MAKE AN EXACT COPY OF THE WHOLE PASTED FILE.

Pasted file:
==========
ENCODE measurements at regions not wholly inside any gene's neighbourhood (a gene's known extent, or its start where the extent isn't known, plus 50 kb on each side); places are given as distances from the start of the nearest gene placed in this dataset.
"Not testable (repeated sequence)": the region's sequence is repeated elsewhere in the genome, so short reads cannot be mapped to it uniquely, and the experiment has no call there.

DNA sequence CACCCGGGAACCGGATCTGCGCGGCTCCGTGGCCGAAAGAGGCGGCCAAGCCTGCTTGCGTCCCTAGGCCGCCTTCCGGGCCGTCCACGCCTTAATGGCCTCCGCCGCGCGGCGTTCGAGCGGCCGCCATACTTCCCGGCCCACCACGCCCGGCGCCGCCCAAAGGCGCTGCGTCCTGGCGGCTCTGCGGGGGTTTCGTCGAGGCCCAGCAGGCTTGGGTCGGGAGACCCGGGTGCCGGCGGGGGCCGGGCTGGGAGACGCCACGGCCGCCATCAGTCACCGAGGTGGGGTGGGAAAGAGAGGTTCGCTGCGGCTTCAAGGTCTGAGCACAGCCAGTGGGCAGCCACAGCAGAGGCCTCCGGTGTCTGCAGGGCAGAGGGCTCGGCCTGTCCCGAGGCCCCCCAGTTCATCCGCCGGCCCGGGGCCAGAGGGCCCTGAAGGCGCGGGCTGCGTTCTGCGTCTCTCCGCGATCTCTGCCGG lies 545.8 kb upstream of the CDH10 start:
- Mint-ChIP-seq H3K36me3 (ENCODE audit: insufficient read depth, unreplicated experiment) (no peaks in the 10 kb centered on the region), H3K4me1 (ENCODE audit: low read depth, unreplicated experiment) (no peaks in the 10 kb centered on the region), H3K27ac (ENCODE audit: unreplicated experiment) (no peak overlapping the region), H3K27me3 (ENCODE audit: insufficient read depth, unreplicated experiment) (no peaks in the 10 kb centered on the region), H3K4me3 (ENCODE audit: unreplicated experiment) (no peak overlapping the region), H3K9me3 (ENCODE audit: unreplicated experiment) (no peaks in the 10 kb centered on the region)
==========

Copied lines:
ENCODE measurements at regions not wholly inside any gene's neighbourhood (a gene's known extent, or its start where the extent isn't known, plus 50 kb on each side); places are given as distances from the start of the nearest gene placed in this dataset.
"Not testable (repeated sequence)": the region's sequence is repeated elsewhere in the genome, so short reads cannot be mapped to it uniquely, and the experiment has no call there.

DNA sequence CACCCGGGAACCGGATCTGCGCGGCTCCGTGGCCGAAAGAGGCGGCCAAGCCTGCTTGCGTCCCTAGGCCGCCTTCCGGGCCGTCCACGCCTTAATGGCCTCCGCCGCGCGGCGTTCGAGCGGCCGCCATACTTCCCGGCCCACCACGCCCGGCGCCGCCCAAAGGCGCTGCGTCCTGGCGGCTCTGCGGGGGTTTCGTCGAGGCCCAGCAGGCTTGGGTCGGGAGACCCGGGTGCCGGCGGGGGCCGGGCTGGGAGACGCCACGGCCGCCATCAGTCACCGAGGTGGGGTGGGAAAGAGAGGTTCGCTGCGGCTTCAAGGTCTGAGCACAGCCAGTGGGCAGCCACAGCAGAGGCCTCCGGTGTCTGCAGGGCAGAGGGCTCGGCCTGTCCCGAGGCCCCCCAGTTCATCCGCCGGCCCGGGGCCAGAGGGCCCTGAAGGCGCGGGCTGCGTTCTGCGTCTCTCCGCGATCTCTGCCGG lies 545.8 kb upstream of the CDH10 start:
- Mint-ChIP-seq H3K36me3 (ENCODE audit: insufficient read depth, unreplicated experiment) (no peaks in the 10 kb centered on the region), H3K4me1 (ENCODE audit: low read depth, unreplicated experiment) (no peaks in the 10 kb centered on the region), H3K27ac (ENCODE audit: unreplicated experiment) (no peak overlapping the region), H3K27me3 (ENCODE audit: insufficient read depth, unreplicated experiment) (no peaks in the 10 kb centered on the region), H3K4me3 (ENCODE audit: unreplicated experiment) (no peak overlapping the region), H3K9me3 (ENCODE audit: unreplicated experiment) (no peaks in the 10 kb centered on the region)